Sanofi-Aventis (S-A) submitted 14 pages of comments to Docket No. FDA‐2009‐N‐0441 regarding Promotion of FDA‐Regulated Medical Products Using the Internet and Social Media Tools (find it here).
“As part of routine monitoring of online discussions hosted, or with participation, by a company, postings that contain potential adverse event reports should be addressed according to established company policies and procedures for handling and reporting spontaneous adverse event reports according to current FDA regulations,” said S-A in its comments. “This includes, when appropriate [my emphasis], to follow-up to obtain the necessary elements needed to report an adverse event.”
Considering the problems that S-A is experiencing on its VOICE Facebook page with regard to “disgruntled patient” Shirley Ledlie (see “Disgruntled Patient Shuts Down sanofi-aventis Facebook Page“), I was wondering if it is appropriate for S-A to follow up with her reports of permanent hair loss side effects of the drug Taxotere.
First, what is an adverse event and is what Shirley’s reporting an adverse event?
The definition of “adverse event” for both nonprescription drugs and dietary supplements is “any health-related event associated with the use of a [nonprescription or dietary supplement] that is adverse” (see source). This could include any unfavorable and unintended sign including an abnormal laboratory finding, symptom or disease, and, more seriously, death.
FDA defines Adverse drug experience as “Any adverse event associated with the use of a drug in humans, whether or not considered drug related, including the following: An adverse event occurring in the course of the use of a drug product in professional practice; an adverse event occurring from drug overdose whether accidental or intentional; an adverse event occurring from drug abuse; an adverse event occurring from drug withdrawal; and any failure of expected pharmacological action.” (See here)
Shirley reported hair loss, which is known side effect of Taxotere. Are known side effects, especially those listed in the drug labeling (as is hair loss for Taxotere), considered “reportable” adverse events? I found nothing from searching FDA AE reporting pages to indicate that manufacturers are NOT responsible for reporting adverse events if the event is listed as a side effect in the labeling. Besides, Shirley is reporting permanent hair loss, which is not specifically mentioned in the labeling.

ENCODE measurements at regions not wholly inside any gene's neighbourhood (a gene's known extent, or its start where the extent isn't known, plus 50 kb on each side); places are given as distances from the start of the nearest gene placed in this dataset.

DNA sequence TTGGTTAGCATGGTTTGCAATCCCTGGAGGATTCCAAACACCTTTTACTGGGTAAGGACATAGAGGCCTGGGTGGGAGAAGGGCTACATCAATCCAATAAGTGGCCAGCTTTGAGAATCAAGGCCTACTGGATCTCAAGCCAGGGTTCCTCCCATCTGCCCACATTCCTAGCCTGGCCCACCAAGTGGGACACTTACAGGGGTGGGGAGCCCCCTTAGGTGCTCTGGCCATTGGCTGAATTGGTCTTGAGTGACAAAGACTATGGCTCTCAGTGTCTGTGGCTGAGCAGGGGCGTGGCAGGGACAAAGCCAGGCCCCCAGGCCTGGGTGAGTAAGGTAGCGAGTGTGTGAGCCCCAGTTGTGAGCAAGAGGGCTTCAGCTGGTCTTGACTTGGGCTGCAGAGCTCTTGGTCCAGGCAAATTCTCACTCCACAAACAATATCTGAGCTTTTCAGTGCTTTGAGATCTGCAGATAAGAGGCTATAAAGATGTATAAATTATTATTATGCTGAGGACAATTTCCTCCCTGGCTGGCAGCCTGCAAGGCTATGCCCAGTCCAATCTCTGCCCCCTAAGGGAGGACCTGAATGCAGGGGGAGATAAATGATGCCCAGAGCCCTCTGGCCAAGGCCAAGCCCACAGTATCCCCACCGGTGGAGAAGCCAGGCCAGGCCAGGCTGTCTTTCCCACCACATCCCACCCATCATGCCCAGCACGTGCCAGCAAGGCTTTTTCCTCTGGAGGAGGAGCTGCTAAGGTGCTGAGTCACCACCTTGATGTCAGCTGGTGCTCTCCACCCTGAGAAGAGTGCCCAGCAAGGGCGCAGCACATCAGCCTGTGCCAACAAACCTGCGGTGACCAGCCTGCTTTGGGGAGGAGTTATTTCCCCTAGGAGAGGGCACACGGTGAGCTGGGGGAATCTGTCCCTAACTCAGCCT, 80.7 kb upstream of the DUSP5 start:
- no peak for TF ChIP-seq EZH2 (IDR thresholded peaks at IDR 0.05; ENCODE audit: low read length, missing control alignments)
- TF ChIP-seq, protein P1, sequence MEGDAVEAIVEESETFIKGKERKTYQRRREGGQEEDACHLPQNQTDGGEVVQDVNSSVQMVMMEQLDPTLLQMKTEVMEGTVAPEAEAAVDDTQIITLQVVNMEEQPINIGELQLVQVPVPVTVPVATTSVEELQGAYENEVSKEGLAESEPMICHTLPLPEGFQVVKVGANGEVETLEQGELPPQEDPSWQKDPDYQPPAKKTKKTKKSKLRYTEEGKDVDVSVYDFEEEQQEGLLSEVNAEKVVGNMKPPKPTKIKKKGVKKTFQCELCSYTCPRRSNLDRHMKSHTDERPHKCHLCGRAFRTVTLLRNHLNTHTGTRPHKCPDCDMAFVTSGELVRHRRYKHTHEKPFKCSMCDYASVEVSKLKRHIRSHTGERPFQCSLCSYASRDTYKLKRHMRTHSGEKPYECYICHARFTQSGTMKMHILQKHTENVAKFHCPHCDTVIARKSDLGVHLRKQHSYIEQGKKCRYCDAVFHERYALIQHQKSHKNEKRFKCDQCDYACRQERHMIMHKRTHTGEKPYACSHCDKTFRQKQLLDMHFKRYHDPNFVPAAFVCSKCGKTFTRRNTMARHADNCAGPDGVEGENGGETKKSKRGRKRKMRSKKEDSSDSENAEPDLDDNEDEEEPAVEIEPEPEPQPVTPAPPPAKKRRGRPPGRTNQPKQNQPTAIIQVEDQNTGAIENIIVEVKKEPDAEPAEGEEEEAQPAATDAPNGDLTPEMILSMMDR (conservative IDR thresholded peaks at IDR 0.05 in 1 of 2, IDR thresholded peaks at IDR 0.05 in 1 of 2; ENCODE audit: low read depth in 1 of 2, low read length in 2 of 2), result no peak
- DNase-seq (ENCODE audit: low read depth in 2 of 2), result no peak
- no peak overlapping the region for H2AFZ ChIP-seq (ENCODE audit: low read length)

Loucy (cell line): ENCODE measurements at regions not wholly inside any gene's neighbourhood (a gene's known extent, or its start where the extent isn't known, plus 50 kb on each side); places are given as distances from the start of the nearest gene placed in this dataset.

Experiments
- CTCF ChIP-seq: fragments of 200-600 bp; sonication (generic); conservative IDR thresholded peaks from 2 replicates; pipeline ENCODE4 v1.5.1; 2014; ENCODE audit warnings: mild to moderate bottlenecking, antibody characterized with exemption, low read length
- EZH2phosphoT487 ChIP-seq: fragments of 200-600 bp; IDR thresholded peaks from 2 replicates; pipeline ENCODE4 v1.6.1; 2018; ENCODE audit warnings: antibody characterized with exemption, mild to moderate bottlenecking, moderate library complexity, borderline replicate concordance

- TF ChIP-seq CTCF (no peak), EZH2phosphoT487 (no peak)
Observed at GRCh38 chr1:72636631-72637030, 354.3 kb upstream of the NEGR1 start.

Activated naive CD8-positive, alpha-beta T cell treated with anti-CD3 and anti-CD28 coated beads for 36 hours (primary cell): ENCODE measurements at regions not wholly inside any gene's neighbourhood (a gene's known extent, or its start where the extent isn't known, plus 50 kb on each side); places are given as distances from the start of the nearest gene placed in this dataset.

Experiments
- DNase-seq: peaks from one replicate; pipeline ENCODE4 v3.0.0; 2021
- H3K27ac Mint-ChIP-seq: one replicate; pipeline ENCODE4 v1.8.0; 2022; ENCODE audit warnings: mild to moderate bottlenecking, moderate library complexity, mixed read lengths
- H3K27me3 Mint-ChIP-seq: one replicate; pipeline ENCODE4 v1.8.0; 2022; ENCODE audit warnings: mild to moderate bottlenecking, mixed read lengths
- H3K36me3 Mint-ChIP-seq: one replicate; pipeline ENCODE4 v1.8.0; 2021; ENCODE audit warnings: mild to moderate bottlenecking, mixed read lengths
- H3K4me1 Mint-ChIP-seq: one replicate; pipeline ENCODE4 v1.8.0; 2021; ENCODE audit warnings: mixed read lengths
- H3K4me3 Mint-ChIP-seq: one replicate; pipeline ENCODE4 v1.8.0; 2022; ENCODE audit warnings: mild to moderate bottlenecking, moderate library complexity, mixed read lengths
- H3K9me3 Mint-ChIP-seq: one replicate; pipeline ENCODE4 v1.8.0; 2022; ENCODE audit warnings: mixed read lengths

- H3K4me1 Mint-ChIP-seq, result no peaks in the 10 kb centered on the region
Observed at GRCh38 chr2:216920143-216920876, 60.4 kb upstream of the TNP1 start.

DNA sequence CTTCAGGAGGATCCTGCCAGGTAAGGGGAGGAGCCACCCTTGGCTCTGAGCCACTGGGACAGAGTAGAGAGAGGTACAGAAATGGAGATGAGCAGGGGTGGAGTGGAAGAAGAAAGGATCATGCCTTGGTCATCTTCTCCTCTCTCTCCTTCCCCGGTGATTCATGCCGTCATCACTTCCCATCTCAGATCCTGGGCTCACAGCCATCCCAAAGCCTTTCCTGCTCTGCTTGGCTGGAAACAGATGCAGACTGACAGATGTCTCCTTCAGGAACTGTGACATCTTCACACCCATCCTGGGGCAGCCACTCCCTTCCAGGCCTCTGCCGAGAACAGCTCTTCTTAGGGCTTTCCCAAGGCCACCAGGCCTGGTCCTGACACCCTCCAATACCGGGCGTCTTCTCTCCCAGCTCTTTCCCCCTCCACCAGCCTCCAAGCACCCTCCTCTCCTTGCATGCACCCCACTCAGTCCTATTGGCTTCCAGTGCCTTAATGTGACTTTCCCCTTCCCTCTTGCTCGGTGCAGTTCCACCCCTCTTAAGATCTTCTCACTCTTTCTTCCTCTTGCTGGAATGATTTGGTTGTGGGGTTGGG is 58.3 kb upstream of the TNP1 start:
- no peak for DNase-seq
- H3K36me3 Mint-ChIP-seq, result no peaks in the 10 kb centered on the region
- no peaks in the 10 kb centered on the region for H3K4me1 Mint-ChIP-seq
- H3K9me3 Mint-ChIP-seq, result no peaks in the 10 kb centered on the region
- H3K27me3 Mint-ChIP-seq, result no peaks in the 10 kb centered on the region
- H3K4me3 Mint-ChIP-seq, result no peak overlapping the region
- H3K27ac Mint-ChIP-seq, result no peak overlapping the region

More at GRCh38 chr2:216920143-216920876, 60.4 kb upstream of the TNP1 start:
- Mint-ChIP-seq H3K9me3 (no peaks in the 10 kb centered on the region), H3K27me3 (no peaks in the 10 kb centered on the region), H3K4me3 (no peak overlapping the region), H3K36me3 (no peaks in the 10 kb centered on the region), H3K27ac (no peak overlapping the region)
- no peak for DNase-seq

In my opinion, therefore, what Shirley has reported in comments to S-A’s VOICE Facebook page is a “potential” adverse event report that requires S-A to follow-up.
Shirley’s adverse event also satisfies the FDA’ guidance on postmarketing adverse reporting, which S-A cites in its comments to FDA: “Before considering any clinical incident for submission to the FDA in an expedited or periodic safety report, applicants, manufacturers, and licensed manufacturers should have knowledge of the following four dats elements:
- An identifiable patient;
- And identifiable reporter;
- A suspect drug, biological product, or device; and
- An adverse event or fatal outcome.
S-A has all four data elements in this case. IMHO, therefore, it is appropriate for S-A not only to follow-up with Shirley, but to submit an adverse event report to the FDA. Has it done so? According to Shirley, S-A refuses to speak with her. if that is true, then S-A is not following its own recommendations it suggested in its comments to the FDA.
Does having a disclaimer about adverse events on its FB page mean that S-A does not have to report this adverse event to the FDA?
S-A suggests the same kind of wording in its comments to FDA, but does NOT say that having such a disclaimer makes it unnecessary for S-A or other drug companies from fulfilling their obligations to report AEs according to FDA law. I think the FDA would agree that it is still necessary to report adverse events found in comments submitted by an identifiable reporter.
In terms of processing AEs on company-owned social media sites, S-A says that “drug sponsors should monitor (through active participation) their own websites for potential adverse events and report according to existing internal standards. It recommends the following monitoring “parameters:”
- Development of search terms (product/disease specific) and timeframes
- Development of process for identifying and transferring potential adverse events to the company’s Pharmacovigilance department
- Training monitoring staff (in-house and/or vendor) on the aforementioned process
- Training vendors on company standard operating procedures (SOPs) for adverse event reporting
- Internal/vendor audits to assess compliance
Has S-A implemented these monitoring parameters? About 26% of pharmaceutical companies may not have any social media adverse event monitoring standard operating procedures according to my recent survey (see “WANTED: Answers to FDA’s Questions Regarding Pharma’s Use of Social Media” and figure below):